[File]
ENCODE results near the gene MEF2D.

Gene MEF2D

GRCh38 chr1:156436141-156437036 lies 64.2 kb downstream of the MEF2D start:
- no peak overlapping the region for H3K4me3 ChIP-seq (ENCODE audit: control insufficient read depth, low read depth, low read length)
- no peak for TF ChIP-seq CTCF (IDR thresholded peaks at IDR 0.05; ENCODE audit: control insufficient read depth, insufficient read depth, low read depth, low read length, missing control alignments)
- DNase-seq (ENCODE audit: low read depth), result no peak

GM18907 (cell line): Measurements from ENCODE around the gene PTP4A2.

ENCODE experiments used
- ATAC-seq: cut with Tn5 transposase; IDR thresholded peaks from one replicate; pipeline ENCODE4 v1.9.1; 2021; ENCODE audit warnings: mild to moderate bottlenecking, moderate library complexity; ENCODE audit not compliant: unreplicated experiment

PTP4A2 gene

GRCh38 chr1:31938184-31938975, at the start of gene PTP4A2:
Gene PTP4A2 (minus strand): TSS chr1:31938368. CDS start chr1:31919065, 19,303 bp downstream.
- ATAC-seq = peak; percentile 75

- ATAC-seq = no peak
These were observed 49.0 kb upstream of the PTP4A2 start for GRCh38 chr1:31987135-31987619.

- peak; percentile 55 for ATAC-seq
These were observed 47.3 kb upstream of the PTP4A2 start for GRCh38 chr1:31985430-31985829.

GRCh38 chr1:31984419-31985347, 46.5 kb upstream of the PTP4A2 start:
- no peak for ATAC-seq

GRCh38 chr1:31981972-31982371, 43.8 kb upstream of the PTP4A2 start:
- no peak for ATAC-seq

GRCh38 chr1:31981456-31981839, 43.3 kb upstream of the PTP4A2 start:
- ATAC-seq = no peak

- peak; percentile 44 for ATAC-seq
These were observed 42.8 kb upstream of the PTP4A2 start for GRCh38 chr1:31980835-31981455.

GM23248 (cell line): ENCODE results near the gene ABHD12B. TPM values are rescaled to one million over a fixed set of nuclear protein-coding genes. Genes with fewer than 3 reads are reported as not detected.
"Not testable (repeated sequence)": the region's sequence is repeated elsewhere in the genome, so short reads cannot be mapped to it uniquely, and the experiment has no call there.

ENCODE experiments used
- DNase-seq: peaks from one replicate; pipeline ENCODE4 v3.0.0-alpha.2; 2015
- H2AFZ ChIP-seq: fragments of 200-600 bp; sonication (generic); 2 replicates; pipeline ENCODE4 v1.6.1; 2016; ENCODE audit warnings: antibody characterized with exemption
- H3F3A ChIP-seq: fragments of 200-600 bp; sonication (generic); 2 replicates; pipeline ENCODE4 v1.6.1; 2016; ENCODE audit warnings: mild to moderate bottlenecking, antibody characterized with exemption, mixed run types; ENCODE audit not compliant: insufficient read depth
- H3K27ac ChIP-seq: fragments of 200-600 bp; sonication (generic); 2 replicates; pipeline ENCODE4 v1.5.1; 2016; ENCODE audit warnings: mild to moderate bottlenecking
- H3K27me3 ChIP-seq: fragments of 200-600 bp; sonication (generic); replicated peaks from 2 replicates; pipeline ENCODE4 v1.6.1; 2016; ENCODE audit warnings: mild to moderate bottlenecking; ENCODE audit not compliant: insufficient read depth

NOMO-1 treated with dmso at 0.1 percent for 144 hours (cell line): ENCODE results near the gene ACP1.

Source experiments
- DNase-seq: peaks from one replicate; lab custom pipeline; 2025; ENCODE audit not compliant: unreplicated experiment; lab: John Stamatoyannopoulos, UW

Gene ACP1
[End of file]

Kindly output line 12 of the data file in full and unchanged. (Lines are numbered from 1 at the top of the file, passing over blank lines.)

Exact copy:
Gene PTP4A2 (minus strand): TSS chr1:31938368. CDS start chr1:31919065, 19,303 bp downstream.